SV : I am a lecturer in Sociology in the Department of Sociology at
Macquarie University which is located in Sydney, New South Wales,
Australia. I teach in the area of sociology of migration, race and
ethnic studies and everyday life. I am also very interested in the study
of contemporary Tamil society and culture both in India and in the
SV : While completing my doctoral research on globalisation and the
nation-state, I became interested in studying the global circulation and
consumption of Tamil cinema. Two things gave me impetus to publish a
book on Tamil cinema. First, there was very little scholarship on Tamil
cinema. There were a handful of books in English that examined the
history of Tamil cinema, the link between cinema and politics, role of
cinema in Tamil society and fandom but none critically examined the
various social facets of Tamil cinema. Second, about this time,
‘Bollywood’ was becoming a global cultural icon and at the same there
was a string of academic publications on this cinema. At times,
Bollywood (Hindi cinema of Mumbai) was hailed as representative of
Indian cinema. What was missing in this story was the other cinemas of
India. And so the title of my book – Tamil Cinema: The Cultural Politics
of India’s Other Film Industry.
SV : One can argue that Tamil films came infused with politics as early
as the 1930s. It was after the War that it became more explicit with key
political figures such as Annadurai, Karunanidhi, etc. writing
screenplays for a number of films which became box-office hits and
subsequently, actors such as MGR started to deploy cinema to fulfil his
political ambitions. Without a doubt, cinema was a new medium that
enthralled the masses and was very rapidly adopted as part and parcel of
everyday life. With a growing audience, it also became an obvious
vehicle for the transmission of social and political ideologies.
SV : The often cited examples are the films Nalla Thambi (Good Brother,
1948) screenplay by Annadurai. It professed the principles of socialism,
hard work and anti-classism. Similar overtones and attack on
religious dogma was highlighted in the film Velaikari (Servant Maid,
1949) screenplay by Annadurai. In Parashakthi (the supreme Goddess,
1952) screenplay by Karunanidhi, anti- Brahmanism, social reform and the
self-respect movement were some of the main messages. These ideologies
were very much the founding principles of the main Tamil Nadu political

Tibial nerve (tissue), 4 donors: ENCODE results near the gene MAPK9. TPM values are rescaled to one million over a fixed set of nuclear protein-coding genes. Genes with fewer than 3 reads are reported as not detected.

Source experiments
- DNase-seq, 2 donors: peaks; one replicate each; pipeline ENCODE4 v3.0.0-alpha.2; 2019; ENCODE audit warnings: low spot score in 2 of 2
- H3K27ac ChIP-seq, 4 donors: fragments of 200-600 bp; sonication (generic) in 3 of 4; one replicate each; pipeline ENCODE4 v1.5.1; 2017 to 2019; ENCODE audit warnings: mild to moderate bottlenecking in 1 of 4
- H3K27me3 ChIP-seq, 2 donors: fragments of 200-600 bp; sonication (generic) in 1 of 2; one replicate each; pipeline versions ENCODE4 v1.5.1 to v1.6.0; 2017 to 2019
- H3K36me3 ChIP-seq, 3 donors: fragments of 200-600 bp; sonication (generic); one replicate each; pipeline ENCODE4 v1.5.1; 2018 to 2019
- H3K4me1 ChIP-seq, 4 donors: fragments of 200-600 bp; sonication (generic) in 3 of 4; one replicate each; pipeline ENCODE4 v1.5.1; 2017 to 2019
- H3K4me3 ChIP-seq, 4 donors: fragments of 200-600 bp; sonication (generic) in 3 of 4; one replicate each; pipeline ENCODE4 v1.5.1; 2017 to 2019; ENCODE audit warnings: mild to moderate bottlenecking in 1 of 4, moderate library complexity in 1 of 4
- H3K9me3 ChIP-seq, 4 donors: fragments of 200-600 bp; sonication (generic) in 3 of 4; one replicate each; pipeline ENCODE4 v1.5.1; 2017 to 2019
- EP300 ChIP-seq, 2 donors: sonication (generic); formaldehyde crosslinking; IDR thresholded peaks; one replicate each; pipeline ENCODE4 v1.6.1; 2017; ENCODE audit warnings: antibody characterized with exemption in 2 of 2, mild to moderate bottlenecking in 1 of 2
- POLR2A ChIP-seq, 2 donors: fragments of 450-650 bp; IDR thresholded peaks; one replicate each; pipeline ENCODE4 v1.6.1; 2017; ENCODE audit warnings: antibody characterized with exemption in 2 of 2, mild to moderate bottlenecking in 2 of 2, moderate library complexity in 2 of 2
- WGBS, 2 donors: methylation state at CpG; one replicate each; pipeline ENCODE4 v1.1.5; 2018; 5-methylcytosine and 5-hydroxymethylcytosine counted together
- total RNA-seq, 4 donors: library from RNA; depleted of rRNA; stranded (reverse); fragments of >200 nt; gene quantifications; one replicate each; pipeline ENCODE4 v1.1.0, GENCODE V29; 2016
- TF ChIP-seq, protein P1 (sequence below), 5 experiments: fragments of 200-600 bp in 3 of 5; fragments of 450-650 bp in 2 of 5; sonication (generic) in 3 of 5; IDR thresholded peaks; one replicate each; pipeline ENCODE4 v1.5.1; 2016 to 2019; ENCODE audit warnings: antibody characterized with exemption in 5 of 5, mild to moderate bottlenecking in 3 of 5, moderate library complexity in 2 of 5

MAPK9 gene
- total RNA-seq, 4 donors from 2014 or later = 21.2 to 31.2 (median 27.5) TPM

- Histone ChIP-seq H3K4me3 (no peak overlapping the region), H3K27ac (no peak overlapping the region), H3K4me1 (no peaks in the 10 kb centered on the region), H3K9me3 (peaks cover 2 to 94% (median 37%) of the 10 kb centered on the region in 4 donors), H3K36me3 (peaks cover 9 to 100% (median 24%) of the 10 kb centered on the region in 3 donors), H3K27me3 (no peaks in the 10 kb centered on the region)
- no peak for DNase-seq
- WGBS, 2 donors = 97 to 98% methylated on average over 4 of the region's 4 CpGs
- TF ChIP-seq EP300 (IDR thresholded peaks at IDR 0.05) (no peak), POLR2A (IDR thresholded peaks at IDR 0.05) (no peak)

parties the DMK (Dravida Munnetra Kazhagam) and AIADMK (All India Anna
SV : Yes, I would agree with that comment. In the first instance, I
think there aren’t many film practitioners at present with a clear
ambition of making it into politics. Some 50 years ago, in post
independent India (especially Tamil Nadu), both the burgeoning political
scene and the popularity of Tamil cinema presented practitioners with
the opportunity of harnessing this medium as a political tool. That kind
of revolutionary politics no longer exists. Now cinema must compete with
television. Second, the cult of the celebrity appears to have more cache
than political ambitions.
Let us now tackle another side of Tamil cinema: its artistic side.
According to you, what is particular in Tamil cinema (its content, its
aesthetics…) and different from Hindi cinema for instance? And what do
they have in common ?
SV : Both Tamil and Hindi cinema (as well as other
Indian cinemas) have lots in common, the story line, aesthetics,
etc. Where they differ significantly is in their positionality.
Bollywood or Hindi cinema speaks to a pan-Indian audience (Hindu,
Middle-class, almost always from Mumbai). Tamil cinema is about Tamils
with regular reference to Tamil identity, culture and language.
SV : Popular Tamil cinema remains the mainstay even though we have seen
a small number of independent films been produced over the years.
SV : The films of directors’ K.Balachander, Bharatirja and Mani Retnam
can be categorised as “cinéma d’auteur” even though their films were
aimed to the appeal a mass audience.
SV : There are lots choose from:
16 Vayathinile (1977)
SV : Unnaipol Oruvan (2009) Vaaranam Aayiram (2008)
SV : Like other world renown cinemas – Hollywood, Bollywood, etc.
The South Indian film industry (includes Tamil and Telugu cinemas) is an
economic power house. Already this industry has taken over Bollywood as
the largest cinema industry in India and perhaps the world. Its
commercial viability is totally intact but what remains a big question
is whether Tamil cinema or for that matter Telugu cinema can have
similar global reach and impact as the Hindi cinema of Bollywood.
SV : The actor Rajnikant is cult-figure and has a huge following in
Tamil Nadu and all of his films are a commercial success including
Sivaji. Whether we’ll see a similar film in the future remains to be
seen only because there aren’t too many other mega-stars who can
generate as huge a following as Rajnikant for producers to consider such
an expensive venture.
SV : I don’t think
I’ll be able to answer this question.
Other than to say that Tamil cinema
practitioners for the most part continue
to produce popular and commercially
successful films rather than
paying attention to the quality of the
film. This is a big setback for Tamil
cinema as many Tamil and international
audience nowadays actually are looking
for refine and intellectually
SV : Do have a look at my Tamil Cinema book: